Pakshavancitaka, Pakṣavañcitaka, Paksha-vancitaka: 5 definitions



Pakshavancitaka means something in Hinduism, Sanskrit. If you want to know the exact meaning, history, etymology or English translation of this term then check out the descriptions on this page. Add your comment or reference to a book if you want to contribute to this summary article.

The Sanskrit term Pakṣavañcitaka can be transliterated into English as Paksavancitaka or Pakshavancitaka, using the IAST transliteration scheme (?).

Alternative spellings of this word include Pakshavanchitaka.

In Hinduism

Natyashastra (theatrics and dramaturgy)

[«previous (P) next»] — Pakshavancitaka in Natyashastra glossary
Source: Wisdom Library: Nāṭya-śāstra

Pakṣavañcitaka (पक्षवञ्चितक) refers to a gesture (āṅgika) made with ‘dance hands’ (nṛttahasta), according to the Nāṭyaśāstra chapter 8. The hands (hasta) form a part of the human body which represents one of the six major limbs (aṅga) used in dramatic performance. With these limbs are made the various gestures (āṅgika), which form a part of the histrionic representation (abhinaya).

Source: Natya Shastra

Pakṣavañcitaka (पक्षवञ्चितक).—A type of gesture (āṅgika) made with dance-hands (nṛttahasta);—(Instructions): One Tripatāka hand placed on the waist and another on the head. The Dance-hands are to be used in forming Karaṇas.

Natyashastra book cover
context information

Natyashastra (नाट्यशास्त्र, nāṭyaśāstra) refers to both the ancient Indian tradition (śāstra) of performing arts, (nāṭya, e.g., theatrics, drama, dance, music), as well as the name of a Sanskrit work dealing with these subjects. It also teaches the rules for composing dramatic plays (nataka) and poetic works (kavya).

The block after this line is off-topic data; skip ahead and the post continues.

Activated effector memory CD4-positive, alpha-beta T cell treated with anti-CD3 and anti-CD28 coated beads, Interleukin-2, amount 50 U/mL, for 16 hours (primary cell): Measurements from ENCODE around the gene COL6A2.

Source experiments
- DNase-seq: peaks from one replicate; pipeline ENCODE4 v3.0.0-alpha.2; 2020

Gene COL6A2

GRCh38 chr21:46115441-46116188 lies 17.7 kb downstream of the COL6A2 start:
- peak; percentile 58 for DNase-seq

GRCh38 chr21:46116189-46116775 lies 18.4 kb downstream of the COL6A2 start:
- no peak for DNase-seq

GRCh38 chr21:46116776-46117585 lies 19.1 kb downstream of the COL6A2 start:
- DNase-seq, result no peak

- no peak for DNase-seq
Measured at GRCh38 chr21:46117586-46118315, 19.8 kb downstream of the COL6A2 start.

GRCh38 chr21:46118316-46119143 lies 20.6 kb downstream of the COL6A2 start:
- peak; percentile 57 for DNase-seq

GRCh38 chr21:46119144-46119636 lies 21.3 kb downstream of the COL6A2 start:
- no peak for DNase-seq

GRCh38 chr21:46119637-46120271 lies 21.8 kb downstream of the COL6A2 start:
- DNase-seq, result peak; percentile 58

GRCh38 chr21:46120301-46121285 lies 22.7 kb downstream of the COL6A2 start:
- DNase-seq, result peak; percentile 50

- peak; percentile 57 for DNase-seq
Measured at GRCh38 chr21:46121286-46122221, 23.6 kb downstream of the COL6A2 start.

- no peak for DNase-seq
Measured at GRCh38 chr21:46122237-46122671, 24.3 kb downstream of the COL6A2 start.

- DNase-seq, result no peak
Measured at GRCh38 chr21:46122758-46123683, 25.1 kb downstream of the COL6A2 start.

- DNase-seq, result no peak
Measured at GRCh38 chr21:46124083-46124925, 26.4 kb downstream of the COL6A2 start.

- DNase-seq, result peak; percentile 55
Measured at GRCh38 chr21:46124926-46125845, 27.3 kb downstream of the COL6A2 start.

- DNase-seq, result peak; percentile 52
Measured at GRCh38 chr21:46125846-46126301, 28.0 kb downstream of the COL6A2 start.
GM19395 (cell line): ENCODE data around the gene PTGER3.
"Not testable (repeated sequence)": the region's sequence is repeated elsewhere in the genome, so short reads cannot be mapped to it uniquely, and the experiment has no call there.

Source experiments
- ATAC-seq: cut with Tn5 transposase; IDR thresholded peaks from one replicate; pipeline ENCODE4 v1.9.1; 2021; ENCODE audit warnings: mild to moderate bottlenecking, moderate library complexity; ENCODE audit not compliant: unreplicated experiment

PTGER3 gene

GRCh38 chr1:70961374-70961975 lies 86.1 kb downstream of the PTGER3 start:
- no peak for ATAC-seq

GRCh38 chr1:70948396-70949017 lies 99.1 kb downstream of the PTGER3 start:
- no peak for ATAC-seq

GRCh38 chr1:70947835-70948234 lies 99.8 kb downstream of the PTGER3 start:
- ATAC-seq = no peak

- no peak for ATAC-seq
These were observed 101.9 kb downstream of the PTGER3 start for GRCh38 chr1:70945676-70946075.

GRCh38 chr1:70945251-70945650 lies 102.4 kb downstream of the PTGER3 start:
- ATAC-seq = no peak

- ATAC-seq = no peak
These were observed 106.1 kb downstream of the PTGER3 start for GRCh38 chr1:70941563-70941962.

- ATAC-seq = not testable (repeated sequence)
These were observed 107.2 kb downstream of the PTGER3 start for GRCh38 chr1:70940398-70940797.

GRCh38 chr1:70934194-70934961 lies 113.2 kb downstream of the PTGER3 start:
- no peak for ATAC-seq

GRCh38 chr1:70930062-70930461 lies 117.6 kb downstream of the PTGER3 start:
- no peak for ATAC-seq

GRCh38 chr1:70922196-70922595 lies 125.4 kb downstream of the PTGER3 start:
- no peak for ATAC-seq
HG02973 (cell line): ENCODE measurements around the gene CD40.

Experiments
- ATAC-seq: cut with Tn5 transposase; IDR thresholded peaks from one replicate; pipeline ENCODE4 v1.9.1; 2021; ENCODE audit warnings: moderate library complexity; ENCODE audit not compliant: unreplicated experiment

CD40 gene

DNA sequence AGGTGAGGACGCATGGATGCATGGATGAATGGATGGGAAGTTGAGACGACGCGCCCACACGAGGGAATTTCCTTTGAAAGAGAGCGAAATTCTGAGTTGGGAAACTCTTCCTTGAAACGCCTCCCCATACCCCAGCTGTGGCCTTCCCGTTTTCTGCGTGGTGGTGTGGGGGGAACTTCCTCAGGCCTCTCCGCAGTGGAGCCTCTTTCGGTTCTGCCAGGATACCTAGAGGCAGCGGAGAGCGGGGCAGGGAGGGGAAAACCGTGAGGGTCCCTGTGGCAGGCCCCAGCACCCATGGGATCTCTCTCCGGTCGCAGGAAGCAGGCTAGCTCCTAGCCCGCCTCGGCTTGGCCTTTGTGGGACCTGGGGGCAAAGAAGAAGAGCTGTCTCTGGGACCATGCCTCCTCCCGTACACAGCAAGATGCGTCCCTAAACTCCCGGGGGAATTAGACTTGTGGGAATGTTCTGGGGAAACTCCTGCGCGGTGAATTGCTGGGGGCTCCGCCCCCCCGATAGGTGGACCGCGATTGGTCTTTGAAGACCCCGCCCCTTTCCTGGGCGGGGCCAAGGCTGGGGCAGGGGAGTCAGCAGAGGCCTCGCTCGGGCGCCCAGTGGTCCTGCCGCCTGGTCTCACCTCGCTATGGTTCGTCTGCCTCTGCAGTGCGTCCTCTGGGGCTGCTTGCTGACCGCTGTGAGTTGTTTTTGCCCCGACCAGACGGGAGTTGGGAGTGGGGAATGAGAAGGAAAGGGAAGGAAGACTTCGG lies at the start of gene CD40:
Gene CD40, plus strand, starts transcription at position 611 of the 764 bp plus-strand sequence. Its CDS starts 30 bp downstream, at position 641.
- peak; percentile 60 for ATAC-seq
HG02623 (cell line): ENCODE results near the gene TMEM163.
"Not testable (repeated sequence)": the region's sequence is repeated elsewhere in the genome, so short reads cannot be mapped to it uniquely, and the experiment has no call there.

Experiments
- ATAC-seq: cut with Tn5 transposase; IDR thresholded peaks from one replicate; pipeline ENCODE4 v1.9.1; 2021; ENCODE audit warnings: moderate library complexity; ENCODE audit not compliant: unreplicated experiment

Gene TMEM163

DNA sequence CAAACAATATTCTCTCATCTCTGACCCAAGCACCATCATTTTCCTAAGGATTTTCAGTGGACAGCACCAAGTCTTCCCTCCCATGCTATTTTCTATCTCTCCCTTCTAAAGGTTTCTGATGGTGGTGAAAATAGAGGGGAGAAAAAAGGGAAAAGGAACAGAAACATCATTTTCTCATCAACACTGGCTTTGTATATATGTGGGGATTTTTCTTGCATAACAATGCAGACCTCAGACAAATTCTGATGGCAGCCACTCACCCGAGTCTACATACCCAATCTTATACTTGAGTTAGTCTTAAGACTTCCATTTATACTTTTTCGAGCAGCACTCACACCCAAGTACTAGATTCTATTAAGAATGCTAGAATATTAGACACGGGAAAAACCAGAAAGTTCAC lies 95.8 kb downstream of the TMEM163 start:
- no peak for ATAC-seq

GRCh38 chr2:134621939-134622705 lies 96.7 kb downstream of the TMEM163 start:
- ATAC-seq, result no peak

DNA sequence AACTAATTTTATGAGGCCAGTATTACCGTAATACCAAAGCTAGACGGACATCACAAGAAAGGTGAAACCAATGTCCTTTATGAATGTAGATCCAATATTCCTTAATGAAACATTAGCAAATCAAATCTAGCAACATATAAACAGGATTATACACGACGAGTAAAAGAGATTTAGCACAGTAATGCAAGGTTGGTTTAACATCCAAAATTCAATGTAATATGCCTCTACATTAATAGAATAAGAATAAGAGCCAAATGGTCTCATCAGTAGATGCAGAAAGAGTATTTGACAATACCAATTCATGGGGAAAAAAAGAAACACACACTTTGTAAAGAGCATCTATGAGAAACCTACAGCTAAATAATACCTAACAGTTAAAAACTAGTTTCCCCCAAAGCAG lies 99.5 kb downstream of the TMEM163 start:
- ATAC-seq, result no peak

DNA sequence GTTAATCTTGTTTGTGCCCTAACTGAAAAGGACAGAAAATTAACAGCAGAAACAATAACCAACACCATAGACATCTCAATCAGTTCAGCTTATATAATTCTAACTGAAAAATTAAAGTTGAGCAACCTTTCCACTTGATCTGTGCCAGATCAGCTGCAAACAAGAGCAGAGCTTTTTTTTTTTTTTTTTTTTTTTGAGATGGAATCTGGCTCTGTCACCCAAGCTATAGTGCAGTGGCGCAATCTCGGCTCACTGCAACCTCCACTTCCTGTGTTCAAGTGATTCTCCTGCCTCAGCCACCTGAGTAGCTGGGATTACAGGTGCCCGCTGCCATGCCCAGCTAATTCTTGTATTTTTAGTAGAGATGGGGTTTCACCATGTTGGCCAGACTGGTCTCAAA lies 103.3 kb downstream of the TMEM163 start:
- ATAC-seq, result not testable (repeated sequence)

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Languages of India and abroad

Sanskrit dictionary

[«previous (P) next»] — Pakshavancitaka in Sanskrit glossary
Source: DDSA: The practical Sanskrit-English dictionary

Pakṣavañcitaka (पक्षवञ्चितक).—a particular position of hands in dancing.

Derivable forms: pakṣavañcitakam (पक्षवञ्चितकम्).

Pakṣavañcitaka is a Sanskrit compound consisting of the terms pakṣa and vañcitaka (वञ्चितक).

Source: Cologne Digital Sanskrit Dictionaries: Monier-Williams Sanskrit-English Dictionary

Pakṣavañcitaka (पक्षवञ्चितक):—[=pakṣa-vañcitaka] [from pakṣa > pakṣ] n. a [particular] position of the hands in dancing, [ib.]

context information

Sanskrit, also spelled संस्कृतम् (saṃskṛtam), is an ancient language of India commonly seen as the grandmother of the Indo-European language family (even English!). Closely allied with Prakrit and Pali, Sanskrit is more exhaustive in both grammar and terms and has the most extensive collection of literature in the world, greatly surpassing its sister-languages Greek and Latin.

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